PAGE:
>>> instantiation there because it can't actually assume that there will be a
>>> definition provided elsewhere (yes, despite the extern template
>>> declaration, because the function is inline). Then, the non-normative note
>>> seems to be approving of what LLVM is doing, but I'm wondering whether
>>> that's really the intended behavior.
>>>
>>> Questions:
>>> 1. Is what LLVM's doing there legal?
>>>
>> The Standard does not say anything about the instantiation producing a
>> definition associated with object file that results from translating the
>> current translation unit. The program is only valid if there is indeed an
>> explicit instantiation provided elsewhere. That said, the as-if rule that
>> allows the suppression of the definition assumes that a provided explicit
>> instantiation can be linked against. It is up the the designers of the
>> extension (the visibility attribute) to say whether or not the rule with
>> templates having hidden visibility is that the explicit instantiation needs
>> to be provided in the same “module".
>>
>
> Thanks Hubert. That makes some amount of sense. So in that case, it would
> either be
> 1. A bug that Clang is not emitting `__init` in the object file since it
> has hidden visibility, and it can’t tell whether we’re going to try to link
> dynamically or statically with the other module that provides it.
> 2. The intended design that visibility attributes interact very poorly
> with extern template declarations. This would be sad, since libc++ is a
> pretty big user of both, and it really isn’t working that well for us.
>
>
> In both cases, it’s not a conformance bug with the Standard, as Hubert
> points out. It would be lovely if someone more knowledgeable about the
> visibility attributes could shed some light on whether that’s intended and
> we need to invent something new, or whether it is correct to consider it a
> bug and we should fix it (somehow).
>
>
> libc++ should declare explicit instantiations of just the functions it
> actually intends to provide in the library instead of declaring an
> instantiation of the entire class-template and then trying to retroactively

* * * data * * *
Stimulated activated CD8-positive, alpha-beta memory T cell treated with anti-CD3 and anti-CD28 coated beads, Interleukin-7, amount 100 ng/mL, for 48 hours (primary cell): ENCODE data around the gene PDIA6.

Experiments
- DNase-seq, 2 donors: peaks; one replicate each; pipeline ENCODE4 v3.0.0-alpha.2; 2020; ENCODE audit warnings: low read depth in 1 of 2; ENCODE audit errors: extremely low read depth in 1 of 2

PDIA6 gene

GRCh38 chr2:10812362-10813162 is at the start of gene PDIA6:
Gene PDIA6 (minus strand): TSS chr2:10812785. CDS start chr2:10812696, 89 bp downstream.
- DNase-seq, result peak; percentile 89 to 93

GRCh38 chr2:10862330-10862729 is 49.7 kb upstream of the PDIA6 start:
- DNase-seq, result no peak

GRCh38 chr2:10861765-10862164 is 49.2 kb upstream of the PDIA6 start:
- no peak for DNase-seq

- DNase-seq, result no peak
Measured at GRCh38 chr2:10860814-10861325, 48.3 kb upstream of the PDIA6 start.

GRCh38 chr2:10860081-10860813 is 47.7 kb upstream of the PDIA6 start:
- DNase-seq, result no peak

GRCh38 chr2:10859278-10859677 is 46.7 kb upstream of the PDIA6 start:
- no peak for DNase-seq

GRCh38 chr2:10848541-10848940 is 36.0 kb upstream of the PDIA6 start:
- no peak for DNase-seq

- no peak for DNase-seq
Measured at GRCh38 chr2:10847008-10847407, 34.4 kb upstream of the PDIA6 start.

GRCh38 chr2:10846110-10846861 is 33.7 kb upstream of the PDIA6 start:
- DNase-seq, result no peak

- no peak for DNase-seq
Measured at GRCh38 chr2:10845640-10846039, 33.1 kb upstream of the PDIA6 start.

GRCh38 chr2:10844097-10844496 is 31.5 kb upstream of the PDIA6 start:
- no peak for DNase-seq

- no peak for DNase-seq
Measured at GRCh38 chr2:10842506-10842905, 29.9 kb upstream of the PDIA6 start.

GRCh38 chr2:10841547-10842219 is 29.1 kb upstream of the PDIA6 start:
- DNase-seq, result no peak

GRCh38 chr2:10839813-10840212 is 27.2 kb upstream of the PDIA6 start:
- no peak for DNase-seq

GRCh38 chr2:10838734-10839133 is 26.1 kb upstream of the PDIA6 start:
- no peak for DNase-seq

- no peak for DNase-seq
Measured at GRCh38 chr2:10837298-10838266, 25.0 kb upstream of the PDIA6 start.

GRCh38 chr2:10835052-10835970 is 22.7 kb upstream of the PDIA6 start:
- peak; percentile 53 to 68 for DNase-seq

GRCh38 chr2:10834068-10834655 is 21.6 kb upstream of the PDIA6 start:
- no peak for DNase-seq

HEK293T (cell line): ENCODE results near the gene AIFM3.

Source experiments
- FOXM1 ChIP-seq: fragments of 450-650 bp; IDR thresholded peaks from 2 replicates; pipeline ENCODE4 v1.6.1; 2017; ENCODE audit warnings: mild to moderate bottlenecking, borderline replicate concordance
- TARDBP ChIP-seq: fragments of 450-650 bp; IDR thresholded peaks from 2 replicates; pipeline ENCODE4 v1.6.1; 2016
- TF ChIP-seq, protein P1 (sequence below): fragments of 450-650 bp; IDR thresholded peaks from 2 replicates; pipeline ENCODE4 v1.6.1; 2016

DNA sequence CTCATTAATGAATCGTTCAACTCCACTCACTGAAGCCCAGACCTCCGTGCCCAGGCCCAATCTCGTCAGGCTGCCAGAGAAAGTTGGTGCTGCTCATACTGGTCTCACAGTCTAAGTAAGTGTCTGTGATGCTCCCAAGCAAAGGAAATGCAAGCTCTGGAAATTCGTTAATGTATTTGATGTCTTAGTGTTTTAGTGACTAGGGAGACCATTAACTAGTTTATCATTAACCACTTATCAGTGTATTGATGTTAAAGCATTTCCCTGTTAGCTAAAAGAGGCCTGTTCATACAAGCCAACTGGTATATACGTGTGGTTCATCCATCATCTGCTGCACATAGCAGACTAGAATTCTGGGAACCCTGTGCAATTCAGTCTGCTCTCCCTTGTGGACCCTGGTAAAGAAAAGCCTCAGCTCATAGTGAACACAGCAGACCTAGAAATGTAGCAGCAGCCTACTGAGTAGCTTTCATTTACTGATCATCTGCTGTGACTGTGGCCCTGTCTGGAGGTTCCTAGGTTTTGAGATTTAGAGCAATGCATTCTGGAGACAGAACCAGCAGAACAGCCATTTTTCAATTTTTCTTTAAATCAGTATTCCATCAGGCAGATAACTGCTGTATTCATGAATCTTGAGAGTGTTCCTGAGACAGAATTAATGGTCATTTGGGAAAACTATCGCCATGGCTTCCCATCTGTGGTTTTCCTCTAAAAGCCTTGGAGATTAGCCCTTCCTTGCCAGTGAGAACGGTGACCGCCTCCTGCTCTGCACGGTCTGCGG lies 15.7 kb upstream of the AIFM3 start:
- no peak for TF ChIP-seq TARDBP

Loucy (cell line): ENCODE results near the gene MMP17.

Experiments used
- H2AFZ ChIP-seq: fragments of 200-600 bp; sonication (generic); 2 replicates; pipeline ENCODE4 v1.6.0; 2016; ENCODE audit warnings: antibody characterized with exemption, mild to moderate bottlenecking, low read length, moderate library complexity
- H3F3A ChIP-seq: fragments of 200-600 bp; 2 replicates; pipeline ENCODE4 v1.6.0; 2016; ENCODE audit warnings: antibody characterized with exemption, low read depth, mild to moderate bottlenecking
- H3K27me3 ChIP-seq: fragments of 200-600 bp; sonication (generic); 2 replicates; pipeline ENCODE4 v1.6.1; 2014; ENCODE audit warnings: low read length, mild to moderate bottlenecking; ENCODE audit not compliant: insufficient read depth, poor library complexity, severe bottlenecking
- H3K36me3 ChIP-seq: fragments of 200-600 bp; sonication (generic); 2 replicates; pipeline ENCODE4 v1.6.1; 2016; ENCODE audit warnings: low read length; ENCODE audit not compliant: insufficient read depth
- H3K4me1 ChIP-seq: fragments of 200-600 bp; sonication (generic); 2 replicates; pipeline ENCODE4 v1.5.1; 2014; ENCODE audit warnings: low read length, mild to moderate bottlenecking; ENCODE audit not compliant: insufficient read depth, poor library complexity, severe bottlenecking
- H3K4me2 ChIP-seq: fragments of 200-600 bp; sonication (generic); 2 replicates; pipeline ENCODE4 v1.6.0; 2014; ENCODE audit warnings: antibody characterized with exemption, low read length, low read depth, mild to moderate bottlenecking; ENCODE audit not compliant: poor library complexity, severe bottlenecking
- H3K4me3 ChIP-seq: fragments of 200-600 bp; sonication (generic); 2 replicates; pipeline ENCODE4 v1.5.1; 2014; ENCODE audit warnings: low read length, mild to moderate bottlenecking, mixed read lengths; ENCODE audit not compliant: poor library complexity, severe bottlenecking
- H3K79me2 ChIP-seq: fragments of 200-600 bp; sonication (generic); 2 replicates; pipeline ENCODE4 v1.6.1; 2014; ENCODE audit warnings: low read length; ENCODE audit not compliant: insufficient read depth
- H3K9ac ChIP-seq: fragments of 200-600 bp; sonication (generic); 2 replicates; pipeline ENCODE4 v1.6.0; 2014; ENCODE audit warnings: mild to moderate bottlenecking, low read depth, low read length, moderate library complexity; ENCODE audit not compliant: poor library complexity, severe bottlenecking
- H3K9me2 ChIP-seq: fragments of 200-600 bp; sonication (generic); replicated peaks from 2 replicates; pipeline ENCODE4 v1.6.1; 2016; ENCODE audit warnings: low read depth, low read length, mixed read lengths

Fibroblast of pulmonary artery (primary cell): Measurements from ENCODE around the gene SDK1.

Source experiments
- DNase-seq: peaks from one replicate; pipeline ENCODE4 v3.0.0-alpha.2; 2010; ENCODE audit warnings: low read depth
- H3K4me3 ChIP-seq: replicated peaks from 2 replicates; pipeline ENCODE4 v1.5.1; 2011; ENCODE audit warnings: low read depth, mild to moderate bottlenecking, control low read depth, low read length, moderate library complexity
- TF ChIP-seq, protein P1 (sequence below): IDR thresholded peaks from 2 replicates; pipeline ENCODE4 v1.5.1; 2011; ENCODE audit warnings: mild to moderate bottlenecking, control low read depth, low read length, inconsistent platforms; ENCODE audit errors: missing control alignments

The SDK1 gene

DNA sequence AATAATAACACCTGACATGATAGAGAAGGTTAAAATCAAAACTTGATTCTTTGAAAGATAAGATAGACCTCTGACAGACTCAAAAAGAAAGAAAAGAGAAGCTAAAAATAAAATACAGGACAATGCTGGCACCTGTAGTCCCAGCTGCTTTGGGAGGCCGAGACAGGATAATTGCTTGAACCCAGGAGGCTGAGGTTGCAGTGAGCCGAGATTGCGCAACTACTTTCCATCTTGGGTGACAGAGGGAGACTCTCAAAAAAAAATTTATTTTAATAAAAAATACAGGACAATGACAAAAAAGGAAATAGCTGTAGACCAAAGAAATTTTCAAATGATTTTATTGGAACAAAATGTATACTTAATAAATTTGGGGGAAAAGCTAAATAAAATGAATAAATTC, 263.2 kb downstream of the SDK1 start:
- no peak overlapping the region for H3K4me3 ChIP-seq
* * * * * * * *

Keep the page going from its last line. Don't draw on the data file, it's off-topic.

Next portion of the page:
> patch over the problem with a mess of attributes on every declaration.  You
> should be able to then just give the templates type_visibility("default")
> and visibility("hidden").  You can put visibility("default") directly on
> the instantiation and it should override any attributes from the template.
>

That's a very good point, somehow I hadn't thought of it before.

One problem is that attributes like `internal_linkage` need to appear on
the first declaration, and can't be added later when declaring an
instantiation.
Though I'm not sure if that restriction is artificial, at least in  this
particular case.




>
> John.
>
>
> In the meantime, this is blocking our ability to use neither
> `__attribute__((Internal_linkage))` nor
> `__attribute__((__always_inline__))` on any declaration that may have an
> extern template declaration (which is basically all declarations, because
> users can write extern template declarations for std:: components in their
> own code).
>
> Louis
>
> 2. If it is legal, then libc++ needs a way to express that a function
>>> should either be inlined in the caller, or emitted in the TU and
>>> de-duplicated later (I think that’s linkonce_odr), despite there being an
>>> extern template declaration promising a definition elsewhere. I think the
>>> current situation is that the function gets available_externally linkage
>>> instead. Is there a way to express this at the C++ source code level?
>>>
>>> Thank you,
>>> Louis Dionne
>>>
>>>
>>> _______________________________________________
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>>> llvm-dev at lists.llvm.org
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>>>